Managing Employee Turnover

People come and people go. But when a software engineer
leaves, he leaves behind considerable heartache. For products can be copied, technology
can be duplicated, but no one can match highly charged, motivated people.

In a 1996 study by the Conference Board, 43% of companies
reported that
they had problems recruiting and keeping high quality workers. However, it must be
recognized that turnover is here to stay and one has to learn how to manage it.

Employees leave for a number of reasons like better job
prospects, higher education, job transfer of spouse or relocation necessitated by family
illness, most of which are largely beyond the control of the manager.

Effectively managing turnover requires a consideration of
both the negative and positive consequences of turnover. Only after weighing the pros and
cons of turnover can managers effectively manage their human resources.

Negative consequences
Negative consequences generally receive the most attention while considering the
effects of turnover.

MAJOR PROJECT DISRUPTION: The loss of key personnel during
software development can seriously delay or even permanently impair important projects. It
may result in significant losses of vital undocumented information, overburden other
project members, cause the project to fall behind schedule and lead to schedule and cost

personnel can sometimes cause organizations to postpone or cancel projects which can
enhance their position relative to competitors and/or increase profits.

DECLINE IN MORALE: Personnel leaving an organization can
frequently cause morale problems, particularly if the person is perceived as leaving due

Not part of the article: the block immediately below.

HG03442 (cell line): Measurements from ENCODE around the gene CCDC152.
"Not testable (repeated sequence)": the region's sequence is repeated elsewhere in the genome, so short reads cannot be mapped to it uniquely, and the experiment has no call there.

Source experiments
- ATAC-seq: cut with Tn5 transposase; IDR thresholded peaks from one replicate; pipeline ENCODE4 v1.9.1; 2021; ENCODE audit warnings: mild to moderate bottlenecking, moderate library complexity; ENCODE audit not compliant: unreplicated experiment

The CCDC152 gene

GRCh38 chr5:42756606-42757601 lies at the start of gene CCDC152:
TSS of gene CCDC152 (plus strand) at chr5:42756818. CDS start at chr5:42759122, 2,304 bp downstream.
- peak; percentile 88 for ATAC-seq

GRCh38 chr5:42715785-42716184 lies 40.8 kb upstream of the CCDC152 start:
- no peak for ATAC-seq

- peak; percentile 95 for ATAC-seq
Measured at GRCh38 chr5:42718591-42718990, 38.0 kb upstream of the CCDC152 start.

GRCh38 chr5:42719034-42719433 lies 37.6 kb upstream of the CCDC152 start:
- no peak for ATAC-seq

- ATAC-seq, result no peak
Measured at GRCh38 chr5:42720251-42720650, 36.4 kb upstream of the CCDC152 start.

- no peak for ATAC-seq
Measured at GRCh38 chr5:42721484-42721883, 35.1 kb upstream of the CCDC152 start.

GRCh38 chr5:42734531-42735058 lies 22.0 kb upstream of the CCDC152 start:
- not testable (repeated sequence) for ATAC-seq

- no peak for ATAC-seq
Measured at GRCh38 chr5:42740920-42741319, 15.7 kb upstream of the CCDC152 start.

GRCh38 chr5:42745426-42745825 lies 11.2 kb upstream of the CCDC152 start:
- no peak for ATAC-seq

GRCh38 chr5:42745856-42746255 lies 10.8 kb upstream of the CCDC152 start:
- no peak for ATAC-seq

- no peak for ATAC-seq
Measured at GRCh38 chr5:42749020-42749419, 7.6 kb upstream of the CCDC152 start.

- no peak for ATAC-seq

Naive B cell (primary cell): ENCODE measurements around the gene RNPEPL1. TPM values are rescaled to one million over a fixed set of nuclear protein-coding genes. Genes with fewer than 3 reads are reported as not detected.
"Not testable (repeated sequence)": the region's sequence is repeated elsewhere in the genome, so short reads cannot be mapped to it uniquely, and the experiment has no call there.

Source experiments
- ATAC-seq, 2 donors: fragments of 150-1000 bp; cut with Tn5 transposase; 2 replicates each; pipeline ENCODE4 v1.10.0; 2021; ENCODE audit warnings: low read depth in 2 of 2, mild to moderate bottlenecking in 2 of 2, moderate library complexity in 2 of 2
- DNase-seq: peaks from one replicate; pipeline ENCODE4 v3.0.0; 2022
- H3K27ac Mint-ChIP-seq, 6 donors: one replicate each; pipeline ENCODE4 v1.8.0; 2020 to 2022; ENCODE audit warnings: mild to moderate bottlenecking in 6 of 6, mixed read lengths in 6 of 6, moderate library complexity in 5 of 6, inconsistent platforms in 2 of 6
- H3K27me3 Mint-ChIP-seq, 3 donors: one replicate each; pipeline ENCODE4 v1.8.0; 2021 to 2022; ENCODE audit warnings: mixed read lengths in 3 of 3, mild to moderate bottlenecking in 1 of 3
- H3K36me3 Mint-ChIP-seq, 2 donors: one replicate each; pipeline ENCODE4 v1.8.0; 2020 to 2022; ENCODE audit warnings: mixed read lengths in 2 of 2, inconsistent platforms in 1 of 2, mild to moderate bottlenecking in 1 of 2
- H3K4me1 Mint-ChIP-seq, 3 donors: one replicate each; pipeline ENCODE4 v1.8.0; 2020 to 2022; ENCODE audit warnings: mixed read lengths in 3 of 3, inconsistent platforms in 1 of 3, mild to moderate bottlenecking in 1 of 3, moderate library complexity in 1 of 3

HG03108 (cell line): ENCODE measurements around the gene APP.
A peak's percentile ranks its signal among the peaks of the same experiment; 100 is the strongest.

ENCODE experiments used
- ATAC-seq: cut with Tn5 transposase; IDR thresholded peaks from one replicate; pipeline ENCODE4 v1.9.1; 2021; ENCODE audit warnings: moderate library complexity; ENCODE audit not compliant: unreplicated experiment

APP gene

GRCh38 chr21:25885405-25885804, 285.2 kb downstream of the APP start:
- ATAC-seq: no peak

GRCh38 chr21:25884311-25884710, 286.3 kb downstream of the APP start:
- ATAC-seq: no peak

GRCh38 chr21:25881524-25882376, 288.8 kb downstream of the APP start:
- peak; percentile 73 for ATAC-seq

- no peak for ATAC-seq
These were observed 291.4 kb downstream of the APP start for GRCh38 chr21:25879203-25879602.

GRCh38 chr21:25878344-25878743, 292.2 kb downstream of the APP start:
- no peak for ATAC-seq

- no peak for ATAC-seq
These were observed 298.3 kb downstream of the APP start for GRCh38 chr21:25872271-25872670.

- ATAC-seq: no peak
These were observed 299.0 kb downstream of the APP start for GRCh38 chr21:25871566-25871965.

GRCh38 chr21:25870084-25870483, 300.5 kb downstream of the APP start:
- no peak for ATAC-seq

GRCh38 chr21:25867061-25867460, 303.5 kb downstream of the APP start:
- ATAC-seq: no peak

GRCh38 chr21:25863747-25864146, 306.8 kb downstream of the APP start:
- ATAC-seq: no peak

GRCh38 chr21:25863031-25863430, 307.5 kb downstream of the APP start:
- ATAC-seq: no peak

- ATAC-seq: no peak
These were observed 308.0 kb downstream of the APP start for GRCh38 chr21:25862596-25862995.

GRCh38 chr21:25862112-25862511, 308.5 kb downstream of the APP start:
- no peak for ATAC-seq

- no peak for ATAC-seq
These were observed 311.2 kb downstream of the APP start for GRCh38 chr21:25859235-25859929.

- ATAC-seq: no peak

to poor conditions. The remaining employees may view the person leaving as getting ahead
professionally and they themselves may be induced to think about leaving.

Positive consequences
There are several potentially positive consequences of turnover that are
increasingly being studied.

INCREASED PERFORMANCE: One positive possibility is that
relatively poor performers will leave and be replaced by better performers. In this case,
there can be a net gain in productivity in the long run.

INNOVATION AND FRESHNESS: New employees frequently bring with
them technological expertise and experience gained elsewhere. This leads to the creation
of new mind sets and an infusion of new ideas which helps an organization remain

INCREASED MORALE: When poor performers who tend to create
conflict leave, the result can be increased morale.

are unhappy with a particular organization may not leave the organization, but may engage
in other forms of withdrawl such as absenteeism, poor quality work, or even sabotage. It
is better if disgruntled employees leave before withdrawl behavior becomes acute.

The goal of the organization is to retain those individuals
who are high quality employees in terms of job skills and particularly those who are
difficult to replace and to retrain.

Retaining the performers
The organization should encourage the performers to stay on by rewarding
them appropriately.

PERFORMANCE INCENTIVES: This method of rewarding the
performers is increasingly becoming common where the employee is given promotion and/or
monetary benefits like bonus in proportion to his perceived net worth according to his
performance evaluation. Increasingly, an imaginative range of perks is being offered like
trips for the family, corporate gifts and educational benefits for their children.

JOB ENRICHMENT: Job enrichment normally includes the
assignment of planning and budgetary control to the individual while focusing on the total